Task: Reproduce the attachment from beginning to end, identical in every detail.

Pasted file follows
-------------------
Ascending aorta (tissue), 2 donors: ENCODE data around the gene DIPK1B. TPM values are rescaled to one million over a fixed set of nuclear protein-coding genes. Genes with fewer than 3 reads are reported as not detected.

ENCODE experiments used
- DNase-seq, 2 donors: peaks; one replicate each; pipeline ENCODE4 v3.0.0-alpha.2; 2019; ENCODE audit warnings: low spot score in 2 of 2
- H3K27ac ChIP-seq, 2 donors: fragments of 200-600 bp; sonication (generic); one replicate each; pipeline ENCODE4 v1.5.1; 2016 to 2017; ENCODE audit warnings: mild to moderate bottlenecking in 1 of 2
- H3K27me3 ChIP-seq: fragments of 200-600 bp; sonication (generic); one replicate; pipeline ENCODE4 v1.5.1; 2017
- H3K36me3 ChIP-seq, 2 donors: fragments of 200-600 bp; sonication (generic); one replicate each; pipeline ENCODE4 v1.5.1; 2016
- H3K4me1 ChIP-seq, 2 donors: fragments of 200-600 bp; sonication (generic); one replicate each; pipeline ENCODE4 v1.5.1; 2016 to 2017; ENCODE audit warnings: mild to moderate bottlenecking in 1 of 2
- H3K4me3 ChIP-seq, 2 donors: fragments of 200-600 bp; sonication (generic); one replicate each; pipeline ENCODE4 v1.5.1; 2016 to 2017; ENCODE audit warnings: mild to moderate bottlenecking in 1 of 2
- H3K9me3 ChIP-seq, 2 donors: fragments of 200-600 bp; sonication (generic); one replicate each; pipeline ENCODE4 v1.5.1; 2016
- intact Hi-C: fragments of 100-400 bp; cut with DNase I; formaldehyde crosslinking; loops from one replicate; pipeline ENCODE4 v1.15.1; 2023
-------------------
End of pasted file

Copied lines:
Ascending aorta (tissue), 2 donors: ENCODE data around the gene DIPK1B. TPM values are rescaled to one million over a fixed set of nuclear protein-coding genes. Genes with fewer than 3 reads are reported as not detected.

ENCODE experiments used
- DNase-seq, 2 donors: peaks; one replicate each; pipeline ENCODE4 v3.0.0-alpha.2; 2019; ENCODE audit warnings: low spot score in 2 of 2
- H3K27ac ChIP-seq, 2 donors: fragments of 200-600 bp; sonication (generic); one replicate each; pipeline ENCODE4 v1.5.1; 2016 to 2017; ENCODE audit warnings: mild to moderate bottlenecking in 1 of 2
- H3K27me3 ChIP-seq: fragments of 200-600 bp; sonication (generic); one replicate; pipeline ENCODE4 v1.5.1; 2017
- H3K36me3 ChIP-seq, 2 donors: fragments of 200-600 bp; sonication (generic); one replicate each; pipeline ENCODE4 v1.5.1; 2016
- H3K4me1 ChIP-seq, 2 donors: fragments of 200-600 bp; sonication (generic); one replicate each; pipeline ENCODE4 v1.5.1; 2016 to 2017; ENCODE audit warnings: mild to moderate bottlenecking in 1 of 2
- H3K4me3 ChIP-seq, 2 donors: fragments of 200-600 bp; sonication (generic); one replicate each; pipeline ENCODE4 v1.5.1; 2016 to 2017; ENCODE audit warnings: mild to moderate bottlenecking in 1 of 2
- H3K9me3 ChIP-seq, 2 donors: fragments of 200-600 bp; sonication (generic); one replicate each; pipeline ENCODE4 v1.5.1; 2016
- intact Hi-C: fragments of 100-400 bp; cut with DNase I; formaldehyde crosslinking; loops from one replicate; pipeline ENCODE4 v1.15.1; 2023